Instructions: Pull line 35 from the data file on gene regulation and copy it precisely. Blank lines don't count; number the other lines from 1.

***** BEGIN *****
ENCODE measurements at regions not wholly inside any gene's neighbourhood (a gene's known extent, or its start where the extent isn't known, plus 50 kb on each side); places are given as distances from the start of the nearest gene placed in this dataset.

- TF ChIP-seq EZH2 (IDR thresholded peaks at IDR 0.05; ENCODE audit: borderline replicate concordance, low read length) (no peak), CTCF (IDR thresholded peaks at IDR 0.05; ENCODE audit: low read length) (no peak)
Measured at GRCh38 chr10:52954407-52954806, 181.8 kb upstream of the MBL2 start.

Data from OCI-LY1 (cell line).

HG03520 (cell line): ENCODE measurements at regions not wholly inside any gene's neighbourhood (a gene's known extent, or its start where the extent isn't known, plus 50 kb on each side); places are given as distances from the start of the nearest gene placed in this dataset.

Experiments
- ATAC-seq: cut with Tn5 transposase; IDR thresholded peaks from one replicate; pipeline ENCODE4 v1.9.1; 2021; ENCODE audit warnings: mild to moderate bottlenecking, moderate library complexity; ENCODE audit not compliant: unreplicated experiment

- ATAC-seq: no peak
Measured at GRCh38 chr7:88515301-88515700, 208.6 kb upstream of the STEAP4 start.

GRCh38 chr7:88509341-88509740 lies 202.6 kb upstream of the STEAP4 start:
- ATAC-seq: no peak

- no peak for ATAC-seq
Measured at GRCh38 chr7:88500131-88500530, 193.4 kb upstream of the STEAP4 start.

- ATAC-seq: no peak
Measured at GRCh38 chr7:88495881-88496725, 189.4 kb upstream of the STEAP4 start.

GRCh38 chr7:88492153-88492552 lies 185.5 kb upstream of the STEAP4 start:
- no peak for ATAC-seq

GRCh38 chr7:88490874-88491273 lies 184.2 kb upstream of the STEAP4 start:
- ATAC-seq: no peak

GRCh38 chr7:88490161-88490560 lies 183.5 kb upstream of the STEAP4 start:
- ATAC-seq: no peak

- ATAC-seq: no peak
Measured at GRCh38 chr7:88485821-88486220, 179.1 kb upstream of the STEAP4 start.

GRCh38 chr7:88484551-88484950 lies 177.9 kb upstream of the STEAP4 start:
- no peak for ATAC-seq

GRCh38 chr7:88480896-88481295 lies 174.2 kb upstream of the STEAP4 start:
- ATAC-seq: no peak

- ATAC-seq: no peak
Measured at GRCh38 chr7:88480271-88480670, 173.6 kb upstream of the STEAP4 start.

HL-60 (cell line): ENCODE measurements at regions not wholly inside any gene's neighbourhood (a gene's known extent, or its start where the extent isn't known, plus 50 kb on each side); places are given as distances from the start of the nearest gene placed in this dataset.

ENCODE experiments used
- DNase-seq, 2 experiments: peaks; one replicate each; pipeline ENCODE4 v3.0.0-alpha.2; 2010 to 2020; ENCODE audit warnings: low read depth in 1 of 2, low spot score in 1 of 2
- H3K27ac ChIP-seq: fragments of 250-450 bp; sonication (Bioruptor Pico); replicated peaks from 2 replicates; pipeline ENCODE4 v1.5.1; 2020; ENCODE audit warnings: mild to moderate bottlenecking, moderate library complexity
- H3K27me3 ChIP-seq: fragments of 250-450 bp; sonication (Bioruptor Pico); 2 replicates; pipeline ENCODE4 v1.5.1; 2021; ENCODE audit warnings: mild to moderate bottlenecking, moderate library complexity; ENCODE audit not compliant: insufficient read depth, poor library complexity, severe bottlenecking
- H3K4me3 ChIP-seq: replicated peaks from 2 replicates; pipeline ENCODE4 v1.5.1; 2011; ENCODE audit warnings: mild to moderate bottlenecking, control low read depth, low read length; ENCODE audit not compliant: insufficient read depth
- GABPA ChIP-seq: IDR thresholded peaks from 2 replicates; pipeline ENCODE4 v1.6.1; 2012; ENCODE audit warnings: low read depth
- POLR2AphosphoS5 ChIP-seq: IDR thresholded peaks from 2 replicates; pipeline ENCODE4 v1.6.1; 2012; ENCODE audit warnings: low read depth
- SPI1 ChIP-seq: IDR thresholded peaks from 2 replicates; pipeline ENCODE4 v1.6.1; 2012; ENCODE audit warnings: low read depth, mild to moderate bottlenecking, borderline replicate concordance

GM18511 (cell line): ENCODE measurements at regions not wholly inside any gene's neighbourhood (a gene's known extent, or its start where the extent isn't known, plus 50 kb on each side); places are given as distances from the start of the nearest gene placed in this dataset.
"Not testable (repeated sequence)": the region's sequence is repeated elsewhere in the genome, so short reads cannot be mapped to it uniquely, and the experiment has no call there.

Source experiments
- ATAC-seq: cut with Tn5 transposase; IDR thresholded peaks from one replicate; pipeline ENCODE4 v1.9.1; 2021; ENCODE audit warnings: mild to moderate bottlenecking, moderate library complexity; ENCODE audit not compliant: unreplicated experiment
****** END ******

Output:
- H3K4me3 ChIP-seq: replicated peaks from 2 replicates; pipeline ENCODE4 v1.5.1; 2011; ENCODE audit warnings: mild to moderate bottlenecking, control low read depth, low read length; ENCODE audit not compliant: insufficient read depth